HUMANITIES: You call yourself a “geohumanist,” which is what exactly?
JARED FARMER: Well, it’s a nifty Instagram handle! Seriously, though, I devised this neologism to succinctly express my deepest scholarly commitments. “Environmental historian” never sounded quite right to my ears. I wanted a single word that worked multiple ways. First, a word that put Earth first, literally, not in an antihuman or even ecocentric sense but in simple recognition that this perfect planet is precedent to humanity. Second, a word that suggested that geoscience is essential to the humanist project—and vice versa. Third, a word that implied that global warming, global governance, and geoengineering are unsolvable problems without the humanities.
HUMANITIES: I think you are also known in some circles as “the tree guy.” How come?
FARMER: With Trees in Paradise, I thought I had written a history of California with trees, but some readers received it as the definitive history of California’s trees, and folks began calling me “the tree guy,” and, soon enough, they expected me to be able to identify, at a glance, the binomial of any plant, even on the East Coast! I was flattered, though slightly annoyed at first. I wondered if this formulation was a subconscious belittlement of trees as objects of serious historical study. Would anyone call a scholar who studied financial history “the capitalism guy”? Also, would I still be “the tree guy” if I didn’t present as a man? It’s unfortunately true that arboriculture and forestry and dendrochronology are historically male-gendered areas of knowledge—more so than the larger field of botany. Of course, in our current linguistic moment, “guy” can be gender neutral or highly masculinized, depending on context. In any case, I eventually embraced “tree guy,” because, to my own surprise, this California historian became a tree-hugger—so much so that I’m now writing a book about trees.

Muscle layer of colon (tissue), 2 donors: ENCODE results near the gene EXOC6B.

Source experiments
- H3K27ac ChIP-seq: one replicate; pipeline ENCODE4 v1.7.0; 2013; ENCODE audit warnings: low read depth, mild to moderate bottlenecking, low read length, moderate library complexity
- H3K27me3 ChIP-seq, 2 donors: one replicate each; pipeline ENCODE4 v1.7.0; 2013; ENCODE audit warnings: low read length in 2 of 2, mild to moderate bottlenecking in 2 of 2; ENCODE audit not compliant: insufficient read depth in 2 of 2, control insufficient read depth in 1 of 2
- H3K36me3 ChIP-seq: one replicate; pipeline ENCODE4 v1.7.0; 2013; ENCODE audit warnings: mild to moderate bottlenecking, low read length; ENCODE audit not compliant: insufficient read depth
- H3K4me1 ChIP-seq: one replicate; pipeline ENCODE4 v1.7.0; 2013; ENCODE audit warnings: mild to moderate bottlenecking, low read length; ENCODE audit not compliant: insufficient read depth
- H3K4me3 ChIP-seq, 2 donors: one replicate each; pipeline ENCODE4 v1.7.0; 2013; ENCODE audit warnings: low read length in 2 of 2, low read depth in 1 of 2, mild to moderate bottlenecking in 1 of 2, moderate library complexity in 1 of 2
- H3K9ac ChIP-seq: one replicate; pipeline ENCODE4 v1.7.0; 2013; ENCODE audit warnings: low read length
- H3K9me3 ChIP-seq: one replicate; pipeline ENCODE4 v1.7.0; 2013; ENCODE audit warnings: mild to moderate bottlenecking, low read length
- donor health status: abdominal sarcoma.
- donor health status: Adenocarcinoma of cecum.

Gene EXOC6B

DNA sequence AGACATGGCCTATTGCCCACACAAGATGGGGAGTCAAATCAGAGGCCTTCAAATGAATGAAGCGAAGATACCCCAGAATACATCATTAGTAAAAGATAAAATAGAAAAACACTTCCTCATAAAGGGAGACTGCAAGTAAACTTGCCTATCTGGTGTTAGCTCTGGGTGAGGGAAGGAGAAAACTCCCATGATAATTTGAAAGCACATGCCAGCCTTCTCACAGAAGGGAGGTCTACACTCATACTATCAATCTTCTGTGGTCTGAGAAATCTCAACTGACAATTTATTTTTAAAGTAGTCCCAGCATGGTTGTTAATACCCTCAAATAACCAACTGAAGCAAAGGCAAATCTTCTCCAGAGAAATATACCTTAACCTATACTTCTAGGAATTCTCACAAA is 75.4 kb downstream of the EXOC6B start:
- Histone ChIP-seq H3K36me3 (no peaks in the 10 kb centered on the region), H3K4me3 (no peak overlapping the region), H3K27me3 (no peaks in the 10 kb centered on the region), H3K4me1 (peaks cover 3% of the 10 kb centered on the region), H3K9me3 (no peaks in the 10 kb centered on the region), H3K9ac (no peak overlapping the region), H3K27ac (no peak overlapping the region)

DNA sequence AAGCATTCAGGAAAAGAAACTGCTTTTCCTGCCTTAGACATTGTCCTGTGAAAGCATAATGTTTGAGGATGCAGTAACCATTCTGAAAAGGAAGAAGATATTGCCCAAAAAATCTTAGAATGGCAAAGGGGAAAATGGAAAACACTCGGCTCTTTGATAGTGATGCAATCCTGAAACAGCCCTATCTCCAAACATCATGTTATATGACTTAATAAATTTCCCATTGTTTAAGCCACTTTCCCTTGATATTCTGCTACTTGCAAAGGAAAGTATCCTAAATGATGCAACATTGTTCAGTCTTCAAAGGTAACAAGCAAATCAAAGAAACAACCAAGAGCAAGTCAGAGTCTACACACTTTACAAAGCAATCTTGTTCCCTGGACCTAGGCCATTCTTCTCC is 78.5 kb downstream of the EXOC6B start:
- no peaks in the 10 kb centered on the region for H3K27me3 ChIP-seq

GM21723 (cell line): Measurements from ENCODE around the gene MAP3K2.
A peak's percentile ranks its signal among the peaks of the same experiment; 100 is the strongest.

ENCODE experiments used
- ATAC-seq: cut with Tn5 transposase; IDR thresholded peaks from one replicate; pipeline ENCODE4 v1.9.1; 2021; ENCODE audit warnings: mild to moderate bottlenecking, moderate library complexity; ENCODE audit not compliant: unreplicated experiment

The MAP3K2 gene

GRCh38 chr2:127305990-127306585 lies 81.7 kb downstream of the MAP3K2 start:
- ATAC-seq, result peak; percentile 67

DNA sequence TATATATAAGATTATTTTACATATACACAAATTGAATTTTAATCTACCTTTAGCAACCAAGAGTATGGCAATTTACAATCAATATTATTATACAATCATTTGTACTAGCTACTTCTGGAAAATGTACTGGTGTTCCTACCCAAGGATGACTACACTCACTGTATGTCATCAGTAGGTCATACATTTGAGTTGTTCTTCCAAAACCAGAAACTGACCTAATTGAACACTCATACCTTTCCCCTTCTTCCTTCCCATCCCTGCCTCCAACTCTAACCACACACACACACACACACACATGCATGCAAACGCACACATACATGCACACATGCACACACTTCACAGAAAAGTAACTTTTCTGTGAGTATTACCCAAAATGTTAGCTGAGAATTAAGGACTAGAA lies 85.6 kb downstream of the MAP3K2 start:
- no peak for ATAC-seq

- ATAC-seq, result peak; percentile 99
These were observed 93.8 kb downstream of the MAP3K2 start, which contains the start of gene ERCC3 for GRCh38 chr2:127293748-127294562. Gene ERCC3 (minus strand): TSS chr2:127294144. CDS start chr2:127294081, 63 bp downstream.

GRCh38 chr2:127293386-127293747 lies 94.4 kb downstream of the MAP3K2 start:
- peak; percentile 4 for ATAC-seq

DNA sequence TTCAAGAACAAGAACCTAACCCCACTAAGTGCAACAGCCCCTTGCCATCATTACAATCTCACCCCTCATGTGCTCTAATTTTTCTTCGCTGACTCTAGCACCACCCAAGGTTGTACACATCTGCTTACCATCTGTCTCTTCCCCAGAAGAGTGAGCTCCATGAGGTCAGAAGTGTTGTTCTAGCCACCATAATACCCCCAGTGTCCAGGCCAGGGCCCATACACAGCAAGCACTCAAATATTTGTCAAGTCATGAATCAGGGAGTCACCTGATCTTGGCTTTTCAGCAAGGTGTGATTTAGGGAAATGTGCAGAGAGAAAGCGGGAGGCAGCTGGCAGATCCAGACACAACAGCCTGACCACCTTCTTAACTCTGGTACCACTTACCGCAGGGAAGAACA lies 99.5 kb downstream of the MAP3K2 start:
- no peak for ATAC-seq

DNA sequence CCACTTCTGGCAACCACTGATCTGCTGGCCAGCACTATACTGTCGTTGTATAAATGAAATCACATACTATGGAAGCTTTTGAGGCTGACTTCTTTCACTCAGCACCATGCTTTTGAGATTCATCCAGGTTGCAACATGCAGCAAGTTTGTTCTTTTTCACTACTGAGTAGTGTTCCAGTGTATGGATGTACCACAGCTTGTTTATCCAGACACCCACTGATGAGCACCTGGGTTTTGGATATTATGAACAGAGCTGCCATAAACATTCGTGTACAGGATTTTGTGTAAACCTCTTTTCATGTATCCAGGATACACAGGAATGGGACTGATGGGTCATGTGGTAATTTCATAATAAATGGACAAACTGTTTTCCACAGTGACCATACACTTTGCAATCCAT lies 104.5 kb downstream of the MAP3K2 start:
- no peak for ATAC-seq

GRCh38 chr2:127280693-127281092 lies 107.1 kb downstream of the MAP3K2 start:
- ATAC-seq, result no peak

HUMANITIES: Speaking of trees, I have this thing in my backyard. It’s pretty tall and it has bark and branches, but my neighbor (he’s a gardener) calls it a weed. He’s wrong about my tree, isn’t he?
FARMER: You’re both right! Neither “tree” nor “weed” is a scientific term. A tree is a plant that people call a tree. A weed is a plant that people consider out of place. Both terms are culturally determined, historically variable, and site specific. That being said, “tree” can be legally defined, which sometimes comes up in court. In my experience, all Americans love trees—except for the ones that negatively affect property use and real estate value. I hope you and your neighbor can agree to disagree!
HUMANITIES: Your book On Zion’s Mount tells Utah history and Great Basin history through the landscape. It contains a very compelling narrative of the Mormon migration and later twentieth-century history, including Robert Redford and Sundance, but the book as a whole is structured to reveal as much as possible about landscapes. And in an interview you said, “There is no such thing as an innocent landscape.” What did you mean by that, and can you summarize the argument of On Zion’s Mount?
FARMER: Outside Antarctica and a few islands groups, there’s been no unknown, unoccupied, unstoried land for millennia. Therefore, every act of place-making has been an act of remaking, if not encroachment or outright displacement. “Sense of place,” an ethic that seems so benevolent, can conceal histories and legacies of violence. My comment about innocence applies generally, but specifically I was speaking about landscapes of “settler colonialism”—the phrase historians now often use in place of “settlement” or “pioneering.” The Beehive State commemorates pioneering more than any U.S. state—so much so that Pioneer Day (July 24) ranks above the Fourth of July. Much like white evangelicals tend to think of America as an exceptional, providential, and innocent nation, Utah Mormons tend to think of their ancestors as the most exceptional, most providential, and most innocent Americans—the one group of settlers who managed to make the “wilderness” bloom without any malice or injury to Indigenous peoples. That’s simply not true.
My main argument goes like this: Utah history, despite being unusual, even weird, in the religious details, is pretty conventional in the broad outlines and violent outcomes of settler colonialism. Nineteenth-century Mormons dispossessed Utes and erased their landscapes, and then twentieth-century Utah Mormons invented place-based legends about imaginary Indian princesses, instead of remembering what actually took place. That’s as American as it gets.
HUMANITIES: You grew up in Utah and are the product of Mormonism, but I get the feeling you have a complicated relationship to both. How does your religious and cultural background play into your work? Or, to put the question less personally, how does religion figure into the kind of environmental humanities that you practice?